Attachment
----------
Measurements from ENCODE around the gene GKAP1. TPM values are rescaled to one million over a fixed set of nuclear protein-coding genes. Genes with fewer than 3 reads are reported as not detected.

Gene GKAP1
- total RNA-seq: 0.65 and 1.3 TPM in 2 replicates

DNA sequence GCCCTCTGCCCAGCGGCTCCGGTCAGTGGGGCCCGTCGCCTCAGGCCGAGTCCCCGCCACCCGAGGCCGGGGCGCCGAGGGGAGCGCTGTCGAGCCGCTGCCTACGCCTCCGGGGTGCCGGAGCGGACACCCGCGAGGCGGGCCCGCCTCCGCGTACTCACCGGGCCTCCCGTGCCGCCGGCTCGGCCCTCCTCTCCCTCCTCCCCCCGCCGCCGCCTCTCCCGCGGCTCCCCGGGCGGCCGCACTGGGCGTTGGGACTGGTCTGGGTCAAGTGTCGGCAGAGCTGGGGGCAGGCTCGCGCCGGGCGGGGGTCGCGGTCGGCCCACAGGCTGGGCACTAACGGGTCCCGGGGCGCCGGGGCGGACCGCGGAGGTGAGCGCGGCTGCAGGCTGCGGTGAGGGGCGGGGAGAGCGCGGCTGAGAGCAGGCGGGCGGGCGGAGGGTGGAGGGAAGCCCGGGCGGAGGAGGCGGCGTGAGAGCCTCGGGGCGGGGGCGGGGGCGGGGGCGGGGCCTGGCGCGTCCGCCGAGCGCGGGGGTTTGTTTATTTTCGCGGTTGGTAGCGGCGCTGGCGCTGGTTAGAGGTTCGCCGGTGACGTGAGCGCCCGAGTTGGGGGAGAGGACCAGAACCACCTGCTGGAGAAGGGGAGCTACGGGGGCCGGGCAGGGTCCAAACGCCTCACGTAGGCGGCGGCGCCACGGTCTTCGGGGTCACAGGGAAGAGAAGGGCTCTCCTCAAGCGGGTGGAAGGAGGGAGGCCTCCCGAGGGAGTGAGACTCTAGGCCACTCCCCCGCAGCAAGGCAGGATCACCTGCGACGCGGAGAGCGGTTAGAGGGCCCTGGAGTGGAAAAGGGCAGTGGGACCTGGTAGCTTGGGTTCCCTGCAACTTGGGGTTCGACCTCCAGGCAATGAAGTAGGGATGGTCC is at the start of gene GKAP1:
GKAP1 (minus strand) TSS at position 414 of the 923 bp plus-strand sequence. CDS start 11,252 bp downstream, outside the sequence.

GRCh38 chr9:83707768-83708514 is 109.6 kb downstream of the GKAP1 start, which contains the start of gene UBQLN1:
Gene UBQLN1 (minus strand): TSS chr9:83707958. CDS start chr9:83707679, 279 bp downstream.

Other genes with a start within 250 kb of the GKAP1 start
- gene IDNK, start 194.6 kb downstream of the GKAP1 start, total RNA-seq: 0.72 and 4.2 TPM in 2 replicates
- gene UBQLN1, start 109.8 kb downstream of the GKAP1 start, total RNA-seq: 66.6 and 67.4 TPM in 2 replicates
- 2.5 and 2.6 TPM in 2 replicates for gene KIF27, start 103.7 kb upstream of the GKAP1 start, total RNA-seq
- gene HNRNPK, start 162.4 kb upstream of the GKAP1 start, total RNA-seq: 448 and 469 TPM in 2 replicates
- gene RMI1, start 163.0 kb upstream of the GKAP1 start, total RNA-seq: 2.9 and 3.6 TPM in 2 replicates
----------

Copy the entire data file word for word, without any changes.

Measurements from ENCODE around the gene GKAP1. TPM values are rescaled to one million over a fixed set of nuclear protein-coding genes. Genes with fewer than 3 reads are reported as not detected.

Gene GKAP1
- total RNA-seq: 0.65 and 1.3 TPM in 2 replicates

DNA sequence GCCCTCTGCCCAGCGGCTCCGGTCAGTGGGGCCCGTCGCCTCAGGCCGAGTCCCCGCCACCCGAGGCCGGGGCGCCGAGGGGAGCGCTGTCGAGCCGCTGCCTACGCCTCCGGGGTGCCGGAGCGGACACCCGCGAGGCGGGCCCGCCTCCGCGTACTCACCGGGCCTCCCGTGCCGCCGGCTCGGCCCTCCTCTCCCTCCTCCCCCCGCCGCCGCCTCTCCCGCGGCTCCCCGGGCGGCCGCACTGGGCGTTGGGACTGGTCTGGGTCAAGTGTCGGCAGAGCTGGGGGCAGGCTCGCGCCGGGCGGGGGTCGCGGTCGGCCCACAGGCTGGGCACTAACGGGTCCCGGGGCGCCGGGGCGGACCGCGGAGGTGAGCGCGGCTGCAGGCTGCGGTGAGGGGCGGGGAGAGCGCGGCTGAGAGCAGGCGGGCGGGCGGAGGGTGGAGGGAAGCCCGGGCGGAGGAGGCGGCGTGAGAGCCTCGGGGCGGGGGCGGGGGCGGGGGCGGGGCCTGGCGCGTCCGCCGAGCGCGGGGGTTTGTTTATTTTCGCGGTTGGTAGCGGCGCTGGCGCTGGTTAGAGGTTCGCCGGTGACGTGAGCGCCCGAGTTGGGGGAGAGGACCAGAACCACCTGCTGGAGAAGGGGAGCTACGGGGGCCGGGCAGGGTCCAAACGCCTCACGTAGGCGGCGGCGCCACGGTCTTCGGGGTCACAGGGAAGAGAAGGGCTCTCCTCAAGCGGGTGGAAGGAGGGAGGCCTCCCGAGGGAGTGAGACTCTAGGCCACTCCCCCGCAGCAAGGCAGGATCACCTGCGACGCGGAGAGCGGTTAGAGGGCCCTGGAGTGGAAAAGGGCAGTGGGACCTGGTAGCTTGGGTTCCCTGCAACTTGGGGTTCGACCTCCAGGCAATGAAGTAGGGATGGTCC is at the start of gene GKAP1:
GKAP1 (minus strand) TSS at position 414 of the 923 bp plus-strand sequence. CDS start 11,252 bp downstream, outside the sequence.

GRCh38 chr9:83707768-83708514 is 109.6 kb downstream of the GKAP1 start, which contains the start of gene UBQLN1:
Gene UBQLN1 (minus strand): TSS chr9:83707958. CDS start chr9:83707679, 279 bp downstream.

Other genes with a start within 250 kb of the GKAP1 start
- gene IDNK, start 194.6 kb downstream of the GKAP1 start, total RNA-seq: 0.72 and 4.2 TPM in 2 replicates
- gene UBQLN1, start 109.8 kb downstream of the GKAP1 start, total RNA-seq: 66.6 and 67.4 TPM in 2 replicates
- 2.5 and 2.6 TPM in 2 replicates for gene KIF27, start 103.7 kb upstream of the GKAP1 start, total RNA-seq
- gene HNRNPK, start 162.4 kb upstream of the GKAP1 start, total RNA-seq: 448 and 469 TPM in 2 replicates
- gene RMI1, start 163.0 kb upstream of the GKAP1 start, total RNA-seq: 2.9 and 3.6 TPM in 2 replicates